What benefit does being a member of a writing group give me?
. . .
Running along the uneven road Melissa watched the heavy clouds roll overhead and then their darkness fell to Earth, pouring rain across the landscape, the road immediately turning black. Her feet quickly wet, the rain reached through her hair down her neck as she ran on. A gate swung open next to her, startling her. How had she not noticed it? Where was she? Disorientated she looked through the gate, up the crooked path towards the warm glow from the windows of the little house beyond.
She started for the house, hardly seeing the path, slipping on the wet surface, catching herself and running on, readying herself to bang on the door, hoping they’d understand that she needed to use the phone. Who did that anymore–stopped at a stranger’s to ask to use the phone? What was the etiquette of such a request? It used to be an offering of 10p, didn’t it? But she didn’t need to knock. Looking up through wet matted hair she saw the door opening and a man holding a torch smiled at her.
‘Hello!’ He said it as if he expected her. He moved aside for her to go on in.
Relieved, she pushed open the inner, heavy door. A wood-scented warmth covered her and a fresh tickle of uncertainty came with it. She saw tapestries on the stone walls, the heavy antique furniture, and the beautiful rug on the floor. Immediately she felt embarrassed to be dripping rainwater onto this scene. She paused, realising the disconnection between the house she thought she was walking into and the interior she was now in the midst of. The phone. She looked around for the usual locations people kept phones and looked over her shoulder to ask the man with the torch. He had moved back into the shadows beyond the inner door, waiting with his torch for any more visitors.
Carefully, she moved towards the far side of the room where voices rose and fell beyond yet another heavy oak door. They would know where the phone was. She levered the iron handle and pushed through to light and another enchanted space that stretched out much further than she expected to see.
The house was far bigger than it looked from the outside. This was the kitchen, but not as she expected. Melissa looked behind her to the dark grandeur of the room she was leaving and then back to this Voodoo kitchen with painted tiles, animals hanging, and baskets stored along the walls. Spanish moss dripped across the ceiling, hung as if drying for some future use. A fortune-telling teacup sat purposefully on a small windowsill. The old cooker was warm.
People stood about, cupping mugs in their hands. They didn’t match the room and all were dressed differently, gathered as if they too had arrived in here by accident, been offered a warm drink and stayed. Her wet jumper sagged on her. She looked down at it, furrowing her brow, and moved closer to the warm cooker. A tall man asked if she’d like tea or coffee. He was a match to the man who welcomed her into the house, a teapot to the cup. She forgot about the phone. The thunder rolled outside but no one looked towards the windows.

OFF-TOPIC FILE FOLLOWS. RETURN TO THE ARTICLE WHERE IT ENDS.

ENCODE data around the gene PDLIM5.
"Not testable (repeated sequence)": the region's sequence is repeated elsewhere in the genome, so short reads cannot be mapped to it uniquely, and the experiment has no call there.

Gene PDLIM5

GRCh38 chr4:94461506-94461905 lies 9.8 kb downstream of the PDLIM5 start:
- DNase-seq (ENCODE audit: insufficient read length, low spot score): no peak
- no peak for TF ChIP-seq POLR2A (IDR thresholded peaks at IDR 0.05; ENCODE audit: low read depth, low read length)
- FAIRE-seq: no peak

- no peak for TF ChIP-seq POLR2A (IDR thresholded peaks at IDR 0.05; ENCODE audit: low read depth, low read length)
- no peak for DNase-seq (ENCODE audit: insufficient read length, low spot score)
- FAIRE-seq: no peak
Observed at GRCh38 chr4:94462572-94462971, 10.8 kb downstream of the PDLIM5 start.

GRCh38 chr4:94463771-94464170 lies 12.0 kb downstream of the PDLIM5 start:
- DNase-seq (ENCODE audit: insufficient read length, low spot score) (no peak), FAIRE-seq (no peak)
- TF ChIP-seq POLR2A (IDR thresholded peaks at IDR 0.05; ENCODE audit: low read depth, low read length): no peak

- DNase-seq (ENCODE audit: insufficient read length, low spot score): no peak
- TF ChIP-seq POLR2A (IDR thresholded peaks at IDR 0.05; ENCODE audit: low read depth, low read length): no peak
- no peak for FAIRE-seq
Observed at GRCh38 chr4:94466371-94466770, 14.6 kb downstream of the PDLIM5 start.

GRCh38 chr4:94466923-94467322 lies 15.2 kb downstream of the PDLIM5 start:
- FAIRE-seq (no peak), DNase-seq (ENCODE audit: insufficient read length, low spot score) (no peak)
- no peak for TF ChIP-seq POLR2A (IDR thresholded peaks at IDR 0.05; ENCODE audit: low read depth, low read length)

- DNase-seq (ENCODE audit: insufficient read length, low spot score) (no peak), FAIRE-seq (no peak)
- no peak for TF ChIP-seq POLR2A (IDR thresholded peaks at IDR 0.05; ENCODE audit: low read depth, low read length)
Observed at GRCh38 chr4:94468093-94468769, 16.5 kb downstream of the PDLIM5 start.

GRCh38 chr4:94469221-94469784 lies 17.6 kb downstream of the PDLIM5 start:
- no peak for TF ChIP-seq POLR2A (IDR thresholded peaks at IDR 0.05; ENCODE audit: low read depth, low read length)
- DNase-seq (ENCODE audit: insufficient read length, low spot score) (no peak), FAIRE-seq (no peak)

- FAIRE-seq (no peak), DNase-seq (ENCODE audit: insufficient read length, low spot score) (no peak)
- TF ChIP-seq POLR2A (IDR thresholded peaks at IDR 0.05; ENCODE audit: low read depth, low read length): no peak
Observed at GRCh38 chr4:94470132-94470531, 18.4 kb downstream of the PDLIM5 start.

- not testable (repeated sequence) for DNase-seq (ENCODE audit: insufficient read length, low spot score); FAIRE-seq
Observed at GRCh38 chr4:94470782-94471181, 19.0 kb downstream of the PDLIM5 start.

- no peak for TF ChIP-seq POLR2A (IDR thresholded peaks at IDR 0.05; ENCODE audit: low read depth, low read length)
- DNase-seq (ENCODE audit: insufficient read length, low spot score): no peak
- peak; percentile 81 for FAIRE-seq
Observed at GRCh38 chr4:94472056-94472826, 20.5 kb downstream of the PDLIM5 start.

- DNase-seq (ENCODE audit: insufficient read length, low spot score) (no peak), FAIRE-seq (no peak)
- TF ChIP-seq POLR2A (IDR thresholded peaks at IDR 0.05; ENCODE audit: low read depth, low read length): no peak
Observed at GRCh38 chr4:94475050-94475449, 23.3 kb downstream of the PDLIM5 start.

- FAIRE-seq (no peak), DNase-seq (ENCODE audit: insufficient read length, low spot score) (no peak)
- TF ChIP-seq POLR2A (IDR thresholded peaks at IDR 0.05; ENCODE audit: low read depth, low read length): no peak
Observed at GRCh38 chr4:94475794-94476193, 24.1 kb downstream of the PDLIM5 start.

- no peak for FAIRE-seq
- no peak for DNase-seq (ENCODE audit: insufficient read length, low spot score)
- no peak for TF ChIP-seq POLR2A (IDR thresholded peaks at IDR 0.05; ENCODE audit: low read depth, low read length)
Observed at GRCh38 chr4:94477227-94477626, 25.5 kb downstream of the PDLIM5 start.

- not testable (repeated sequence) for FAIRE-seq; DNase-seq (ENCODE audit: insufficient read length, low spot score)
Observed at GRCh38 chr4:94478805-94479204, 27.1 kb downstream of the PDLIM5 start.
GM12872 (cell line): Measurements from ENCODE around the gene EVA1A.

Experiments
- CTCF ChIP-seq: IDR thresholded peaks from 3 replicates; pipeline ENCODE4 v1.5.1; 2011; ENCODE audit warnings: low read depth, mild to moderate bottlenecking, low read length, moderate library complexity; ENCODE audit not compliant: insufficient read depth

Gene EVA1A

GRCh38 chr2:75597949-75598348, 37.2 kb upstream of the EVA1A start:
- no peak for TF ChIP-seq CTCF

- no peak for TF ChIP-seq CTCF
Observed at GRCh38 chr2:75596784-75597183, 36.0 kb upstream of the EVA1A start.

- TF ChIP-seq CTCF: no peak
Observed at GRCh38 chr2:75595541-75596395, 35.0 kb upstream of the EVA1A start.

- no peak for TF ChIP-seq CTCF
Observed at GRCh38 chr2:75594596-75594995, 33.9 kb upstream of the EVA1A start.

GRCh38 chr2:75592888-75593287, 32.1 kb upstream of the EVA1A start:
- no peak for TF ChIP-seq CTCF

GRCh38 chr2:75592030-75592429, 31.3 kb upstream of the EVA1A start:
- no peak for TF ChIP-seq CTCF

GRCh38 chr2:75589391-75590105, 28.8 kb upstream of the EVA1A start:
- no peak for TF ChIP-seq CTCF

. . .
The above was written during one of our recent meet-ups when we completed a 15-minute writing exercise describing our first visit to this unique space, a house called Talliston. I chose to use allegory because the house is exactly as I described it above, a convergence of creativity, spirituality and warmth and I sensed allegory was the best way to capture that. I decided to use another name because I wanted to liberate you from my usual blog-persona to enhance the sense of fairy tale.
How did I find such a place? I had lunch with the intensely inspiring Metropolitan Mum and we talked about ways to be around other writers. Face to face. I went home and Googled writing groups in my area. By cosmic coincidence one was just starting up not 15 minutes from my house. I had a really long think over several days. I needed a connection with others like me. John Trevillian, the man who set it up seemed to want the same kind of writing group that I did. I decided to join. It felt daring because I would be out of the house during dinnertime one night a month. I stepped cautiously out on the porch of my comfort zone and when the evening finally came to go to the first meeting I hurled myself off the porch at a full run without looking back in case I lost my courage and returned home to make sure all the dinner dishes got cleaned instead.
It was a stormy wilderness state of mind I kept losing my writing-self in that finally chased me to the gates of Talliston, the house where the Talliston Writers’ Circle meets. We all arrived in various states of uncertainty. We all have one thing in common: we want to connect with others to help us with our work through honest critiques and worthy discussions. What I most love about the group is that we are all very different. That means when I handed this reworked piece to three of the members I got three very different, but equally thoughtful sets of feedback. Gold dust!
Some of you know I’m working on a novel. I brought the outline to the writers’ circle a few months ago. At that time it resembled a rough draft of an adolescent Bronte making an attempt at the 21st century. With the help of this honest, supportive group it has slowly evolved into something closer to Barbara Kingsolver considers Country House Rescue. Well, it’s getting there, anyway.
Want to meet more of us?
John Trevillian, one of the creators of Talliston and organiser of the Talliston Writers Circle.
Several of the group have been published with top ranking downloads on EtherBooks, check out these names: Amy Irving, Duncan Swallow, Sarah Wragg, Victoria Wright, and Penegrin Shaw.
. . .
Are you a member of a writers’ circle?